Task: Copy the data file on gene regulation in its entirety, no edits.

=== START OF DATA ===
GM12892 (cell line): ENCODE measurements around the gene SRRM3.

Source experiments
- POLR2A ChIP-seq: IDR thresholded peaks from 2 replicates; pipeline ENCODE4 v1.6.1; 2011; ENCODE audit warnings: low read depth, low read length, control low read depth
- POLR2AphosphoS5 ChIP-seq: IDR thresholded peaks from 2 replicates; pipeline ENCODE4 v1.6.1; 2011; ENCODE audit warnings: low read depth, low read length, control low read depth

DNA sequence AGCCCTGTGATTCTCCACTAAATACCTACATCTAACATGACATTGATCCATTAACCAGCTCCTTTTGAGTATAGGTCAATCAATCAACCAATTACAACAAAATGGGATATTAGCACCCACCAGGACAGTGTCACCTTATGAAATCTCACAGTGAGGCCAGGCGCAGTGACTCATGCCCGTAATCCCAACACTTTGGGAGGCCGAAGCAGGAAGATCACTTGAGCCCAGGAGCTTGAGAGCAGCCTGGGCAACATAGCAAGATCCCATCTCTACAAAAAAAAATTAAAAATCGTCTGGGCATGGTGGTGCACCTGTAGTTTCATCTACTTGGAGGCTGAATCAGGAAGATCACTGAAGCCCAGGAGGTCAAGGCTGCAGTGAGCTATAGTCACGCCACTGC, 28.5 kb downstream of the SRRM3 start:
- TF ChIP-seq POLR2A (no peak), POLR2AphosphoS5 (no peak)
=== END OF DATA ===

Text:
GM12892 (cell line): ENCODE measurements around the gene SRRM3.

Source experiments
- POLR2A ChIP-seq: IDR thresholded peaks from 2 replicates; pipeline ENCODE4 v1.6.1; 2011; ENCODE audit warnings: low read depth, low read length, control low read depth
- POLR2AphosphoS5 ChIP-seq: IDR thresholded peaks from 2 replicates; pipeline ENCODE4 v1.6.1; 2011; ENCODE audit warnings: low read depth, low read length, control low read depth

DNA sequence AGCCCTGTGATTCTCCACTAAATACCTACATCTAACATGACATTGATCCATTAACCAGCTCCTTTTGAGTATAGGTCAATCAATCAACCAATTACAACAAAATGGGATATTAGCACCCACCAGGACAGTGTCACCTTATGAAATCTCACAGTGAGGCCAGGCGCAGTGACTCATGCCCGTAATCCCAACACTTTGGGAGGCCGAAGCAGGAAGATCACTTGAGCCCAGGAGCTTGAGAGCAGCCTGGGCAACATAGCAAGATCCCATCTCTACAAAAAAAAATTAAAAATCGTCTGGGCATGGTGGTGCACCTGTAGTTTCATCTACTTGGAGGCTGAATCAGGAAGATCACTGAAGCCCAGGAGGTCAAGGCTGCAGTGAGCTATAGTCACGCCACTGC, 28.5 kb downstream of the SRRM3 start:
- TF ChIP-seq POLR2A (no peak), POLR2AphosphoS5 (no peak)